Image of 1–2 Timothy and Titus: To Guard the Deposit (Preaching the Word)
1–2 Timothy and Titus: To Guard the Deposit (Preaching the Word) by Hughes, R. Kent (Author), Chapell, Bryan (Author) Amazon logo

And Hughes and Chapell offer this comment about the text in Titus:

Paul simply and stridently says about those carrying such a message, “They must be silenced” (v. 11). The word for “silenced” can also mean “controlled” or “Muzzled” and reflects the apostle’s identification of his opponents as those who are not subject to control – i.e., “insubordinate” (v. 10). To modern sensibilities this does not seem like a very tolerant attitude, but the reason for the apostle’s imperative explains his zeal. He alerts us not only to what we should be concerned about (i.e., damaged doctrine) but also about who should be the focus of our concern.

As one meme making the rounds on the social media says, “If your entire theology is God is love and Do not judge then you don’t have biblical Christianity, you have Oprah.” Yep, time to get back to the Bible and leave the spirit of the age behind.

Afterword

As I have said so often elsewhere, we are indeed to speak the truth in love. And getting the biblical balance right is always crucial. As John Stott put it:

“This combination is rare in the contemporary church. Some leaders are great champions of the truth and anxious to fight for it, but display little love. Others are great advocates of love, but have no equal commitment to truth, as Jesus and his apostles had. Truth is hard if it is not softened by love, and love is soft if it is not strengthened by the truth.”

I for one need to keep working on this. In fact, as I was writing this article I was also involved in some discussion on the social media. A Christian fellow started a rather unhelpful and unedifying thread under one of my posts. As we were going back and forth it suddenly disappeared.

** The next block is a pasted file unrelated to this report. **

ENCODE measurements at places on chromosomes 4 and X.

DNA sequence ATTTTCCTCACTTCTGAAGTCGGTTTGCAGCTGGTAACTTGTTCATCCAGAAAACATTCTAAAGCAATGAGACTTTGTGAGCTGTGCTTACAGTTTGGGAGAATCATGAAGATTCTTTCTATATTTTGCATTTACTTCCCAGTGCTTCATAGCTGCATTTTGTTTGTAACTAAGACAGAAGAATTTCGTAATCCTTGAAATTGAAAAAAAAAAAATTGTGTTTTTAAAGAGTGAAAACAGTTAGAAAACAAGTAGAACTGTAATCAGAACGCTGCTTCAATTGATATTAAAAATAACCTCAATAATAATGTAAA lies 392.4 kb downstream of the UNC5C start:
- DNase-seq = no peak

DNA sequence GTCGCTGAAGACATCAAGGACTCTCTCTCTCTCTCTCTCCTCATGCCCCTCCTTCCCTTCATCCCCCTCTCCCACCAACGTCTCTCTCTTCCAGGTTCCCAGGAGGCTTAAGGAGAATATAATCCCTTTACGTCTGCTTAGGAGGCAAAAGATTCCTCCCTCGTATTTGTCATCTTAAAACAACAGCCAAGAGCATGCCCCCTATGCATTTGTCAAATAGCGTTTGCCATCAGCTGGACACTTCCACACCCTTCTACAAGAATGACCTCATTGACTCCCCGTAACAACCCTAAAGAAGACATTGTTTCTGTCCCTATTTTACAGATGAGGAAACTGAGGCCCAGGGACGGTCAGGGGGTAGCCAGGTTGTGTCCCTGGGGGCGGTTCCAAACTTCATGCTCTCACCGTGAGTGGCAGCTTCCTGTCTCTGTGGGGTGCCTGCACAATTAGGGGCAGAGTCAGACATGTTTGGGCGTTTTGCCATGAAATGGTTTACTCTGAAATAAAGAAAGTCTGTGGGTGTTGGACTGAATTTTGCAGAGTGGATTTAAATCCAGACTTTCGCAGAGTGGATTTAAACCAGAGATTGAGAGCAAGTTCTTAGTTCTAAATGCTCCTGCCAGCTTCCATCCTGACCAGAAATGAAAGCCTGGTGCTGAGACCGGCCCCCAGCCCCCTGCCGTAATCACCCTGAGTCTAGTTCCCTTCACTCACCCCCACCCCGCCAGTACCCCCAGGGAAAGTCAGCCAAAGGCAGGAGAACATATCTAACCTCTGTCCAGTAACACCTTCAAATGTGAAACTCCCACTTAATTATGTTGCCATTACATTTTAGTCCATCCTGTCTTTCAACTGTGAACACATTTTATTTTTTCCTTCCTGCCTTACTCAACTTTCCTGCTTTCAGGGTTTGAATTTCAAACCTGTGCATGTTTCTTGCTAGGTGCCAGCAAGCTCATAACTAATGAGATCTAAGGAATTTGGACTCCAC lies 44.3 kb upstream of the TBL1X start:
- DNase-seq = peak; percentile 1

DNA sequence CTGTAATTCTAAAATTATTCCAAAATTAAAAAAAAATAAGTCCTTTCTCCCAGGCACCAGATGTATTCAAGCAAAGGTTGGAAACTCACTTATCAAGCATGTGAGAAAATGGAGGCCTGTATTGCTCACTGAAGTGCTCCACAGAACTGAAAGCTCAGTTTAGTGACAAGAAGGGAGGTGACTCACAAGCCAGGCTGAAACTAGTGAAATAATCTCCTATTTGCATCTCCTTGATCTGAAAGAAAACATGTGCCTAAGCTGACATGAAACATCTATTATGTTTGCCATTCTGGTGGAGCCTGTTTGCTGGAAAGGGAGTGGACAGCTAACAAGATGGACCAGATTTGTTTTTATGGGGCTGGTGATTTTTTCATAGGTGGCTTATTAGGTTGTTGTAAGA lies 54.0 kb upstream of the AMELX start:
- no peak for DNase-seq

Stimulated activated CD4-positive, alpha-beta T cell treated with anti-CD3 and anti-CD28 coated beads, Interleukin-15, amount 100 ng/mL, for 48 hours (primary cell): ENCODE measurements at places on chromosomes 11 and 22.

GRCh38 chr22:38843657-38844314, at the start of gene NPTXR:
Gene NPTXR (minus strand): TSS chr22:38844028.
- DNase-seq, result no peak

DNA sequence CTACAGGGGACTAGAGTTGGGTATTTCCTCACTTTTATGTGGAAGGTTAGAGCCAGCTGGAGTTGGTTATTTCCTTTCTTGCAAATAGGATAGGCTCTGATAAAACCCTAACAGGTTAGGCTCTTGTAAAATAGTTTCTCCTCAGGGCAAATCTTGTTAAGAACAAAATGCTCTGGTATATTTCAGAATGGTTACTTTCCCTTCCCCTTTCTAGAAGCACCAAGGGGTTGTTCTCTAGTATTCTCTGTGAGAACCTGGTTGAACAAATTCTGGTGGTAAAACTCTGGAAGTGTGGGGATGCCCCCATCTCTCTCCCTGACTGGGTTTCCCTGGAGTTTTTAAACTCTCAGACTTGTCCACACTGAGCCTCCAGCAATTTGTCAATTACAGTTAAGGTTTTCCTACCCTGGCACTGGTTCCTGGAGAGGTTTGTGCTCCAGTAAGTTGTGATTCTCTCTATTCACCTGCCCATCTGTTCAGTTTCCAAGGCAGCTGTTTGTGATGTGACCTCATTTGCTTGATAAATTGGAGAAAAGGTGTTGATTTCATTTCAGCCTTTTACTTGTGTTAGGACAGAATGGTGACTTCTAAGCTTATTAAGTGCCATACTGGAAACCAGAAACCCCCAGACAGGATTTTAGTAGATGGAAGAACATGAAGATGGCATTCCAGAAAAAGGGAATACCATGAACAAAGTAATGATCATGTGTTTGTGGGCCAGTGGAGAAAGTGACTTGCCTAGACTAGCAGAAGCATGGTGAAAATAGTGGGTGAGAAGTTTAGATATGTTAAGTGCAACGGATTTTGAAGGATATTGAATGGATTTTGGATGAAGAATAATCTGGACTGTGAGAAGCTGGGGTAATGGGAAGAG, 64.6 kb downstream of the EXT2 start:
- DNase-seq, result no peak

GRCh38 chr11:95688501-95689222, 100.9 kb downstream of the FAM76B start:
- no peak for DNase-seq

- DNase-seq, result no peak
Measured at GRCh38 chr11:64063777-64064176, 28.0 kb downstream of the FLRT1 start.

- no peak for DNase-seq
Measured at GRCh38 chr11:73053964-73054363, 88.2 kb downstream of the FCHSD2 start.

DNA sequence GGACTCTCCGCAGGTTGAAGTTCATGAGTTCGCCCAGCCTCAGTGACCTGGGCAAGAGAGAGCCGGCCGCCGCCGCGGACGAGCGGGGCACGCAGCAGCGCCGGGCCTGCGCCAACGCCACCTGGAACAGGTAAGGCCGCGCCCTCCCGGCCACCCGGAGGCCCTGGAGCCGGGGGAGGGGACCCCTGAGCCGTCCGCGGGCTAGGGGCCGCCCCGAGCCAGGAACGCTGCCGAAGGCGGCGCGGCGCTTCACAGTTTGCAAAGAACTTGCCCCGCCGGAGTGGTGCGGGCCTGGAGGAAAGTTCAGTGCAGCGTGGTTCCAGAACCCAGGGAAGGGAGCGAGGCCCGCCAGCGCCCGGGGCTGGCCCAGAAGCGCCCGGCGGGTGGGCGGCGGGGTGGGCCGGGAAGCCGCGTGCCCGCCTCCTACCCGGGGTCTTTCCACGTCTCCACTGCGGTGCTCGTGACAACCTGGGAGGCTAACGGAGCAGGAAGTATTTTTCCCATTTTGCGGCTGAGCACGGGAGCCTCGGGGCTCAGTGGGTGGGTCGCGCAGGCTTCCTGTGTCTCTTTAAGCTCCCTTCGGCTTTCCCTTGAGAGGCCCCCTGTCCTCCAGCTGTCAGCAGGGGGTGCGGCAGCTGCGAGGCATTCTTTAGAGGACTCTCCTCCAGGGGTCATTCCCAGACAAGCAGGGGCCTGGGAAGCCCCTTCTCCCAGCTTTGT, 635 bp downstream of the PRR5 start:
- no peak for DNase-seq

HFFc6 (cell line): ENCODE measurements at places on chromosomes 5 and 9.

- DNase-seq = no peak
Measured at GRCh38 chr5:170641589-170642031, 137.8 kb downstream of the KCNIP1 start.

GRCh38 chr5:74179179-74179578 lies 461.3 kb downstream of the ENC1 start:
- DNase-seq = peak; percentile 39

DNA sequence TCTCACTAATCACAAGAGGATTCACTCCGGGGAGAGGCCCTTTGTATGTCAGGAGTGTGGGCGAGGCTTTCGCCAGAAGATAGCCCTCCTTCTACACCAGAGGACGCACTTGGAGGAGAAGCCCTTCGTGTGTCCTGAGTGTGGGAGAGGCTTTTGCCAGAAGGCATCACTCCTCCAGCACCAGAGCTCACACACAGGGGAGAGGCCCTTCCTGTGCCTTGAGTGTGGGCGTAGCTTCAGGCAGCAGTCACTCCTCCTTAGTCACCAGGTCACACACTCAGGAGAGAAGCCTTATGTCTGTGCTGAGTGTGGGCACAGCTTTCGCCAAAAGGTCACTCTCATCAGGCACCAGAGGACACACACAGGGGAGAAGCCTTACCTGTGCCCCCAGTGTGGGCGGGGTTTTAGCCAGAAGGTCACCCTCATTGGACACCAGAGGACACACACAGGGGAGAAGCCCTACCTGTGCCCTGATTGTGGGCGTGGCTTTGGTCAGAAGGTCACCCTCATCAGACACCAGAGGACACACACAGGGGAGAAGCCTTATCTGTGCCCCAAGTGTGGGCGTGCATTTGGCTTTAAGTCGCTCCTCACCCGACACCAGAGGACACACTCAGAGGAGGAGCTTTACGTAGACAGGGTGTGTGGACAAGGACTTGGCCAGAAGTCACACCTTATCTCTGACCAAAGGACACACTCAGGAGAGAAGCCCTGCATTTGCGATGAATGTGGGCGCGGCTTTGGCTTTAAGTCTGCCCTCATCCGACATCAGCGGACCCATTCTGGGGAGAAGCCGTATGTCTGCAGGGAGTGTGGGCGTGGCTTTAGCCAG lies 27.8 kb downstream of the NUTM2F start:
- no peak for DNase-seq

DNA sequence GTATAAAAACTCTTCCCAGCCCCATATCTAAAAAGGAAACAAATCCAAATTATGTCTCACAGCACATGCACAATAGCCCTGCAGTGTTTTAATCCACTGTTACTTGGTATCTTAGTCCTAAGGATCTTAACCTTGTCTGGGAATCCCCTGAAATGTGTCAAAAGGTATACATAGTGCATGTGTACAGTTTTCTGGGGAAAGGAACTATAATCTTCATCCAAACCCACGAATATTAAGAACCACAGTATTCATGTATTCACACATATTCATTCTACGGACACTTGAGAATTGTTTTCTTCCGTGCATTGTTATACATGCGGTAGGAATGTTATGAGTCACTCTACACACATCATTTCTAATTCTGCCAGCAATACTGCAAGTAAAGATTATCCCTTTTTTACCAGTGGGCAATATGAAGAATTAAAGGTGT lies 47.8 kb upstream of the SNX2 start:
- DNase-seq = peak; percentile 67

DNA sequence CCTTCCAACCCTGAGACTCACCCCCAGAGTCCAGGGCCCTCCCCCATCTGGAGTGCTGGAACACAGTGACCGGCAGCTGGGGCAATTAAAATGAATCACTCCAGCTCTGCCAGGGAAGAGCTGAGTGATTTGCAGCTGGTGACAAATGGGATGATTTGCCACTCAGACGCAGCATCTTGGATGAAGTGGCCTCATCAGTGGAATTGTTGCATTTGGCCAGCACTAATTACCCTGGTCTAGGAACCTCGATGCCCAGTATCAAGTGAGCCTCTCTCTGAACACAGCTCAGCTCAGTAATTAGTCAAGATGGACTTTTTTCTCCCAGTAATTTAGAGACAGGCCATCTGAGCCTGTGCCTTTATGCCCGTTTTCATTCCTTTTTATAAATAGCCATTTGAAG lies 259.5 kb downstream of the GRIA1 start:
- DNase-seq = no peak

I thought that was a good move of him to pull it, and I was going to tell him that and thank him in a private message. But then I discovered he did not remove it – he unfriended me, and blocked me to boot! Oh dear. So here is a word of advice: there is nothing virtuous or Christlike in being a grumpy old man (something he admitted to being). Instead it is a sin to be repented of.

There is a fine line between standing strong for truth and growing a thick skin in order to be a strong soldier, and just being a belligerent old grump. I know, since I am a grumpy old man as well, and God is dealing with me in this. I hope I am slowly learning to become a real ambassador for Christ in this regard. (As for this fellow all I can do is keep him in my prayers. Hmm, no wonder life was so peaceful during those six months in Fakebook Gulag!)

[1625 words]

14 Replies to “‘Why Can’t You Be Nicer, Like Jesus?’”

  1. It is far easier to avoid confrontation than speaking the truth in love, especially since the truth is not necessarily what people want to hear. For all us Christians, this is a challenge and is definitely not easy. Getting the balance right between being too soft and too harsh requires the wisdom of Solomon at times. It is an area in my life I constantly have to bring to God in prayer, both for the courage to speak the truth and to speak the truth in love.